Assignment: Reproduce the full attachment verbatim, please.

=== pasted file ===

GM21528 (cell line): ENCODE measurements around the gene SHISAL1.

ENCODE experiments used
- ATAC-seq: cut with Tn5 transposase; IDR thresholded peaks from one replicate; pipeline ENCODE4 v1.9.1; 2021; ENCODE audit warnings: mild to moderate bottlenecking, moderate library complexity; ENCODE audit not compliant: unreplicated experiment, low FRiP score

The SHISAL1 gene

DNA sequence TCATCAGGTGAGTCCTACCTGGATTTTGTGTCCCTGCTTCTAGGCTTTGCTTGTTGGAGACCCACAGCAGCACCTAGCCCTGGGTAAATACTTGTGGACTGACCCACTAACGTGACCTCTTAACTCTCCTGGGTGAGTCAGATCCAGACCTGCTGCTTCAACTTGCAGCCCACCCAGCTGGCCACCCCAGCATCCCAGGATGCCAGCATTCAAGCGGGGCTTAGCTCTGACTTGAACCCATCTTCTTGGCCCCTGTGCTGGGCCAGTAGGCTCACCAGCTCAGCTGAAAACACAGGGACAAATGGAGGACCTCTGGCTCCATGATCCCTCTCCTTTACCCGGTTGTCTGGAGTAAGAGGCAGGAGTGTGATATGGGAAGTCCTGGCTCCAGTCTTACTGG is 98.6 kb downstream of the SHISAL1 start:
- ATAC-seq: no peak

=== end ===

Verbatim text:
GM21528 (cell line): ENCODE measurements around the gene SHISAL1.

ENCODE experiments used
- ATAC-seq: cut with Tn5 transposase; IDR thresholded peaks from one replicate; pipeline ENCODE4 v1.9.1; 2021; ENCODE audit warnings: mild to moderate bottlenecking, moderate library complexity; ENCODE audit not compliant: unreplicated experiment, low FRiP score

The SHISAL1 gene

DNA sequence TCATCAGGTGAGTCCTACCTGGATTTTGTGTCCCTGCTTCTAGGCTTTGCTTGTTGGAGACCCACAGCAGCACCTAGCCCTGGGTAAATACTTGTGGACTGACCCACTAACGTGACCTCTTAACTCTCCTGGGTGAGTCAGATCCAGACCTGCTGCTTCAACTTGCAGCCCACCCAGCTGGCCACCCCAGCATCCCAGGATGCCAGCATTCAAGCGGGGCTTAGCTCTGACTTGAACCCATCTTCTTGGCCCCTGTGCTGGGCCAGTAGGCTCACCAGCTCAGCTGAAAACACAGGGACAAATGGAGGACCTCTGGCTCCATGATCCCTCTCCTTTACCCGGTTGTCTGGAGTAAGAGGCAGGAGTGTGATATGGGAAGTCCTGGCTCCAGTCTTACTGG is 98.6 kb downstream of the SHISAL1 start:
- ATAC-seq: no peak